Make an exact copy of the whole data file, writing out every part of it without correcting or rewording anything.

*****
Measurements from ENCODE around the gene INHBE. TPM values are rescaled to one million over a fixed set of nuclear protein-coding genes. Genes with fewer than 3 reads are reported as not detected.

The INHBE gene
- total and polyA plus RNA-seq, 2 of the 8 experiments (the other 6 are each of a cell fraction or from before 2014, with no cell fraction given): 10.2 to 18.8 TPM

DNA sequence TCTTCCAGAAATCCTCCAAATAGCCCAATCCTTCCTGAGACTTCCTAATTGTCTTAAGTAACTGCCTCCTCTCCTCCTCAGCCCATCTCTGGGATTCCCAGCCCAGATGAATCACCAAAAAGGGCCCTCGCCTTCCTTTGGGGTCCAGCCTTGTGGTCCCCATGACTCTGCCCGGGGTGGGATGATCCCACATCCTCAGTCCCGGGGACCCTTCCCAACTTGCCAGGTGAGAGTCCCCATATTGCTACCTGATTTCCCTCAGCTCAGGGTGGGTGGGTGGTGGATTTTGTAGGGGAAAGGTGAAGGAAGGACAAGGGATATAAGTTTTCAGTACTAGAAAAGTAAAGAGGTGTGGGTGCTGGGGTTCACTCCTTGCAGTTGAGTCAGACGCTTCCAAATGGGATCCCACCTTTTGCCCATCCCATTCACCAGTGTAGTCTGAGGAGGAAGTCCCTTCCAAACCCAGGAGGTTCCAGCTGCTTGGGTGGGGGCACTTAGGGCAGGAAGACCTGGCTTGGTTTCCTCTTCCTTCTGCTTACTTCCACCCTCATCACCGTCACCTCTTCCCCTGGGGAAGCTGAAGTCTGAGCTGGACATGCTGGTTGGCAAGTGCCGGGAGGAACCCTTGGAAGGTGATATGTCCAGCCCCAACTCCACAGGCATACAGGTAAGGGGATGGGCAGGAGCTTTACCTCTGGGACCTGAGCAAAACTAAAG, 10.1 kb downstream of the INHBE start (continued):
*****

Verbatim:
Measurements from ENCODE around the gene INHBE. TPM values are rescaled to one million over a fixed set of nuclear protein-coding genes. Genes with fewer than 3 reads are reported as not detected.

The INHBE gene
- total and polyA plus RNA-seq, 2 of the 8 experiments (the other 6 are each of a cell fraction or from before 2014, with no cell fraction given): 10.2 to 18.8 TPM

DNA sequence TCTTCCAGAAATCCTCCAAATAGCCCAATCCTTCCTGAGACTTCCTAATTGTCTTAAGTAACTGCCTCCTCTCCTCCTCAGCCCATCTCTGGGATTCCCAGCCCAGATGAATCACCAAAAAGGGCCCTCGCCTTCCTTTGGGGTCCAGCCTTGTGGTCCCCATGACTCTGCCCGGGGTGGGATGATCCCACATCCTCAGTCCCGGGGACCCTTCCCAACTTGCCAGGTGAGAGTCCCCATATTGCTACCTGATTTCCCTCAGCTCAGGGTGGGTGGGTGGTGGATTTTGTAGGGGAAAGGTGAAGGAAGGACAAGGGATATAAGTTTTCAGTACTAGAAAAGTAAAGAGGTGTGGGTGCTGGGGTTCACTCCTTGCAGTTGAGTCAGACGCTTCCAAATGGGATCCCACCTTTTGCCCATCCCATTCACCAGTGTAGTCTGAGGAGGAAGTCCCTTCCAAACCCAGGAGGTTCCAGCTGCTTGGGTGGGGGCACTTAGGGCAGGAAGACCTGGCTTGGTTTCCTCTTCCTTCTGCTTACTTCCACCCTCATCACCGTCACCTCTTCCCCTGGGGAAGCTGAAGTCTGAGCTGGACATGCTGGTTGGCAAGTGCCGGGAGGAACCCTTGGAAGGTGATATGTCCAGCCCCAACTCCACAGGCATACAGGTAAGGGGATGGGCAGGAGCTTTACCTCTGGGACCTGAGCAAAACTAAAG, 10.1 kb downstream of the INHBE start (continued):